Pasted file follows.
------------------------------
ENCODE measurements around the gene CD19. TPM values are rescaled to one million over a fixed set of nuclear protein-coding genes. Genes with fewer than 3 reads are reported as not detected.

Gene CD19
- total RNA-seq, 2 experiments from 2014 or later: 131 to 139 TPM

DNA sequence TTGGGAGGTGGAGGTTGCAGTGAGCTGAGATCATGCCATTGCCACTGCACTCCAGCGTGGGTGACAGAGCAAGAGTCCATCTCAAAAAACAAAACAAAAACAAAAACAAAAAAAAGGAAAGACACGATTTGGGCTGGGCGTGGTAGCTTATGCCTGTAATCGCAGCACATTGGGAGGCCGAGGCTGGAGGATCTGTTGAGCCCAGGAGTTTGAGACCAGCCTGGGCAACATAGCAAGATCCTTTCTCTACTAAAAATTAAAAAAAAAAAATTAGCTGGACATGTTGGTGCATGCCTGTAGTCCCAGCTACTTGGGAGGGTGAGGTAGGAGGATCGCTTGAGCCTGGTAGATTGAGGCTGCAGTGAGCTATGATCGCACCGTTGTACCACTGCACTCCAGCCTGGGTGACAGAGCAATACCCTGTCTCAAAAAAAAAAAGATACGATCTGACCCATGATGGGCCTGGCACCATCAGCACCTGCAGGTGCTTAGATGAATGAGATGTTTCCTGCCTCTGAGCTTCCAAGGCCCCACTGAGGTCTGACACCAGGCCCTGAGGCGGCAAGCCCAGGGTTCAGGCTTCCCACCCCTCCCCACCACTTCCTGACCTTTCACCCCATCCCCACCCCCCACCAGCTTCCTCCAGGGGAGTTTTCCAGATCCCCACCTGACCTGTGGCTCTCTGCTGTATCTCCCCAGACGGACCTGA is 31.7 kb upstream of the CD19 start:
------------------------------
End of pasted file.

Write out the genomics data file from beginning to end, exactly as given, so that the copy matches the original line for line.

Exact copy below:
ENCODE measurements around the gene CD19. TPM values are rescaled to one million over a fixed set of nuclear protein-coding genes. Genes with fewer than 3 reads are reported as not detected.

Gene CD19
- total RNA-seq, 2 experiments from 2014 or later: 131 to 139 TPM

DNA sequence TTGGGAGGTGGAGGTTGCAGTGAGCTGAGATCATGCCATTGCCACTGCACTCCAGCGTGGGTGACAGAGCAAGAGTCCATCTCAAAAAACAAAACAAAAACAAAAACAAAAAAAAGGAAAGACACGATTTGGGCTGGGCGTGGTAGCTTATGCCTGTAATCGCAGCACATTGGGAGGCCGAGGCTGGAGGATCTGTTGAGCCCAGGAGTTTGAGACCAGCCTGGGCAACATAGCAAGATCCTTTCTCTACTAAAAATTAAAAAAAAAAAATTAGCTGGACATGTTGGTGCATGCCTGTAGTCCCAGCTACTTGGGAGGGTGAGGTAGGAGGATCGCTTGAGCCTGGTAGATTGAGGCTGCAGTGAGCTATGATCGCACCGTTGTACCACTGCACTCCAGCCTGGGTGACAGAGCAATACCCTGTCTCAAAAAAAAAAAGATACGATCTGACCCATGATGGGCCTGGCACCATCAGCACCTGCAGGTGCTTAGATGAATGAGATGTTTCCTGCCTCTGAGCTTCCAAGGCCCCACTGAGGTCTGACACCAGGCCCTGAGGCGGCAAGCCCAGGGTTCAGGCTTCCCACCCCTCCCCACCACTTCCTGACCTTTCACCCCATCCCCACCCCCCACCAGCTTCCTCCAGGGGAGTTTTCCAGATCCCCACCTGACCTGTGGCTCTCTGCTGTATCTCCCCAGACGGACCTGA is 31.7 kb upstream of the CD19 start: